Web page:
Moreover, the crisis is spreading. The Global Forum for Health estimated that by 2020 the top three burdens of ill-health worldwide would be heart disease, perinatal conditions (adverse pregnancy outcomes) and mental ill-health. All three of these conditions have common ground in poor nutrition, maternal health and the current food production system which operates in favour of mass food production and profit.
We first needed to understand the reason for the existence of neurodevelopmental disorders. The results of our work and a successful double blind clinical trial leaves little doubt about the pivotal importance of maternal nutrition before and around the time of conception. Nature does not leave important actions to the last minute – she prepares in advance.
With the new knowledge we have gained in nutrition and on the specific lipid requirements of the brain, the Foundation is poised to make a major breakthrough in public health and specifically in the prevention of adverse pregnancy outcomes, which include the costly neurodevelopmental disorders and their effects on maternal wellbeing and health.
This is what we will do to address these issues
- Interact with the stakeholders who support the community with regard to what is already known on behalf of maternal health and nutrition, in order to protect mothers and enhance the heath and ability of their unborn children.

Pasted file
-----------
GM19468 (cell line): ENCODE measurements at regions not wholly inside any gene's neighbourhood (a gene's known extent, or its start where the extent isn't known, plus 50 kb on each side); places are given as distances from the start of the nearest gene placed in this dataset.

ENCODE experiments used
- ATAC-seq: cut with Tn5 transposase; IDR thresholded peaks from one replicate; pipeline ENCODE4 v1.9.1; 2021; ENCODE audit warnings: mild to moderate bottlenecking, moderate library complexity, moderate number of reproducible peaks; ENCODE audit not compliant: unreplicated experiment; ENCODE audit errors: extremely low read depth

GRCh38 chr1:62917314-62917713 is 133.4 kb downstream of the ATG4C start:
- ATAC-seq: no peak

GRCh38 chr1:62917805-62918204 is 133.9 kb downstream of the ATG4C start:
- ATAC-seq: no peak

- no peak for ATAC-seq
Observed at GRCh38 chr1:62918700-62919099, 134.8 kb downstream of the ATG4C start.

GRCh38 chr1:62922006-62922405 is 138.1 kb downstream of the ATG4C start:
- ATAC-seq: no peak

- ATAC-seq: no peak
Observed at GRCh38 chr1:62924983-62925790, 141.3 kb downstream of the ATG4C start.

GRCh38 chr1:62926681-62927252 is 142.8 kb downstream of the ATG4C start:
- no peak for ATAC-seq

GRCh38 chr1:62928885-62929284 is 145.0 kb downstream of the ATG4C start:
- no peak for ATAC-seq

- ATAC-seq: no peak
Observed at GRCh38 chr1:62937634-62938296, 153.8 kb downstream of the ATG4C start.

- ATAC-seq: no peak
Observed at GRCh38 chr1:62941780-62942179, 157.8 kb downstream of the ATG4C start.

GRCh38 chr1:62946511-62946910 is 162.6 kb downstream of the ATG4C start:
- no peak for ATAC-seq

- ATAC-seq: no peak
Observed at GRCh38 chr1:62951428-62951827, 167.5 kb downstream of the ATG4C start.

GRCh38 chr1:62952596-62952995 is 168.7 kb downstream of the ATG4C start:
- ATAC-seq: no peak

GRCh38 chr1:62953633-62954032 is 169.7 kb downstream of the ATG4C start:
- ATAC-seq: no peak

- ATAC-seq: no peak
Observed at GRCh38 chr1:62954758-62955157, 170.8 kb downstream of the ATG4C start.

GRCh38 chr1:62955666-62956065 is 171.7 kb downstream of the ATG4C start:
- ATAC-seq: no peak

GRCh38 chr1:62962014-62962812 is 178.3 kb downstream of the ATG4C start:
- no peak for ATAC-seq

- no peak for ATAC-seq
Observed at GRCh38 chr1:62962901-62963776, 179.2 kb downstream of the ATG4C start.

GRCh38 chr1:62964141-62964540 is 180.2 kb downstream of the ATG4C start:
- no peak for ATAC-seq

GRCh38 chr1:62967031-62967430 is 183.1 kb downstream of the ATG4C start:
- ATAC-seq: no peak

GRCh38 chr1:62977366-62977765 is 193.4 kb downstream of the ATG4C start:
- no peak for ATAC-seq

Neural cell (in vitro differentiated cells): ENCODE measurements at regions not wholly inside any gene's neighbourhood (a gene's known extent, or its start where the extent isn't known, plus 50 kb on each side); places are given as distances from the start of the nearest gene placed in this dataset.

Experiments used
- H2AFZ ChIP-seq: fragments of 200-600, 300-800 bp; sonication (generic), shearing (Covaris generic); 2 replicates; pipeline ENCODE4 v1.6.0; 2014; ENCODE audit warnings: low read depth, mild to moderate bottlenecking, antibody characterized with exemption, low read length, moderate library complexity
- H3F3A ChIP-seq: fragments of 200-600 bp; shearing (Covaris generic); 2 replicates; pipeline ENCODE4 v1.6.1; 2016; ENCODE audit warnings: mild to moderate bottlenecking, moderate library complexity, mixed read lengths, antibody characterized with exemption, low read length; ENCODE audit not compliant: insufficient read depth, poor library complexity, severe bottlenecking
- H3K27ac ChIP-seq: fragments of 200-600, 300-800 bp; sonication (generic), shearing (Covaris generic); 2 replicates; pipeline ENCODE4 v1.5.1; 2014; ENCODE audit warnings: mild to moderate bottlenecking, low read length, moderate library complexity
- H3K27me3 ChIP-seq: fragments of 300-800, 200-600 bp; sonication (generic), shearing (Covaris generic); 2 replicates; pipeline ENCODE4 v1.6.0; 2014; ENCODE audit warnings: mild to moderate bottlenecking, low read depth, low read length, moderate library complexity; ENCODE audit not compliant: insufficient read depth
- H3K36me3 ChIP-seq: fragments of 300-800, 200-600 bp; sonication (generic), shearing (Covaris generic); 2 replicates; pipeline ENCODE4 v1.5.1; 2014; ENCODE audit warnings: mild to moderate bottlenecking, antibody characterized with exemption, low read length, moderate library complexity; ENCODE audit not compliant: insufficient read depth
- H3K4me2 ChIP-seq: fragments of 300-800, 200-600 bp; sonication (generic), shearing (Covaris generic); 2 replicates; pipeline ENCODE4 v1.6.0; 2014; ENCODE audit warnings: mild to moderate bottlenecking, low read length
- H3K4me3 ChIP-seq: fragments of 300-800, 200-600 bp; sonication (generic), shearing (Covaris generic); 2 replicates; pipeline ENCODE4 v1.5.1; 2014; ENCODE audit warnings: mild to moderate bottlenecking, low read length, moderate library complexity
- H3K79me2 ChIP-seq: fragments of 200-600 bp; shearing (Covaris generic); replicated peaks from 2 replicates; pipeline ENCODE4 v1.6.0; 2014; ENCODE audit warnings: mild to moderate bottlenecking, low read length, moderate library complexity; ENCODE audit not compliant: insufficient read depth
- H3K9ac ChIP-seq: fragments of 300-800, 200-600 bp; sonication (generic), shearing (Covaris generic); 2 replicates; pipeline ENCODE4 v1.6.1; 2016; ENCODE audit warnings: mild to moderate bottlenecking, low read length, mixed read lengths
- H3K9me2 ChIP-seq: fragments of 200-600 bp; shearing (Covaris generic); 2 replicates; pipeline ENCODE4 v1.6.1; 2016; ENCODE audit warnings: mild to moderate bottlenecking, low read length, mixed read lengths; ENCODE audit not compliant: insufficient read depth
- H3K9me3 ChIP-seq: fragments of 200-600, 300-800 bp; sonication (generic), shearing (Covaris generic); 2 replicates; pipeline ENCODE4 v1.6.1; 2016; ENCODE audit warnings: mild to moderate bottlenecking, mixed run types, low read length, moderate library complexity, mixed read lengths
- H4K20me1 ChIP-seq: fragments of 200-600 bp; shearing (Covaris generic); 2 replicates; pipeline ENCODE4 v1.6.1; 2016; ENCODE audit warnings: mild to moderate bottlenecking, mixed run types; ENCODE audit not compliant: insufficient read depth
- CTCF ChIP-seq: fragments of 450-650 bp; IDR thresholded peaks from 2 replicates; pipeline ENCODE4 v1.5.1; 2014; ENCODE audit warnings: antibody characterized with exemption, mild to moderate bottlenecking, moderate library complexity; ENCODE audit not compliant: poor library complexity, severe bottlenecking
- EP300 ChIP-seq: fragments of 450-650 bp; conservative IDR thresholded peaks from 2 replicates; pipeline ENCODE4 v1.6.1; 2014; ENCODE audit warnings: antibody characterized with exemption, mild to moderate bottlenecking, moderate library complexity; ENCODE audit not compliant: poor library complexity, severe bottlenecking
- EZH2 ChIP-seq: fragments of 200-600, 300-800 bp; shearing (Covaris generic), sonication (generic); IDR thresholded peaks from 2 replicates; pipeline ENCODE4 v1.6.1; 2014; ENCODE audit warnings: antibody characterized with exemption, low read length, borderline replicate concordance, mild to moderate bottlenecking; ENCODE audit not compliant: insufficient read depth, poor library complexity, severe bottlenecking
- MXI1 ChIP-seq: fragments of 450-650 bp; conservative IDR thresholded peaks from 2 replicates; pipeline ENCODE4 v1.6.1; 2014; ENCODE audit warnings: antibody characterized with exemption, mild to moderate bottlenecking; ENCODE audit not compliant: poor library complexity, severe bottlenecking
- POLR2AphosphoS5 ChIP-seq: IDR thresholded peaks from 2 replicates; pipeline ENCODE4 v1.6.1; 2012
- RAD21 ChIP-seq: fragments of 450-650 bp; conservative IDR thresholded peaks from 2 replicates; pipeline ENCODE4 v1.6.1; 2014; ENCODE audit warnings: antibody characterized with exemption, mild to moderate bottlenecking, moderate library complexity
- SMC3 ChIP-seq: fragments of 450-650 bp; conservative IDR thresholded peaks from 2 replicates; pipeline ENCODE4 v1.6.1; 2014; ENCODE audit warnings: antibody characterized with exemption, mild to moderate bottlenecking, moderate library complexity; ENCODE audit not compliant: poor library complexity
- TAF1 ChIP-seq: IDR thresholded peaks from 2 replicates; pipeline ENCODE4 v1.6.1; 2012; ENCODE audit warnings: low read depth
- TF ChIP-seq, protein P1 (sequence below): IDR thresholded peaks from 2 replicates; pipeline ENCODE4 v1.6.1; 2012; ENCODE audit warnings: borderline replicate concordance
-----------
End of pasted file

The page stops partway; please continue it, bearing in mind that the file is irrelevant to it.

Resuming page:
- Create a World Charter for Motherhood.
- Organise a major conference on the global crisis in nutrition in 2017/2018.
- Develop action programmes on the prevention of cerebral palsy and autism, and on maternal wellbeing and mental health, to prevent adverse outcomes at home and abroad.
- Address the rise in mental ill-health, which is seen as the most urgent priority in the health-societal sectors.
- Raise funds for research in the cause and prevention of neurodevelopmental brain disorders, mental ill-health and its implications for food security.
- Further implement research programmes in Sudan, China and Nepal.
- Form collaborations in the UK with NHS teaching hospitals and Imperial College London.
- Continue work in neurodevelopmental disorders in children, using sensitive and spatially precise techniques such as magnetic resonance imaging.
- Foster supportive community action, and undertake research on prevention and treatment of disorders, which affect mothers and their children.
- Make cerebral palsy and other developmental disorders of the brain, which include mental ill-health, things of the past.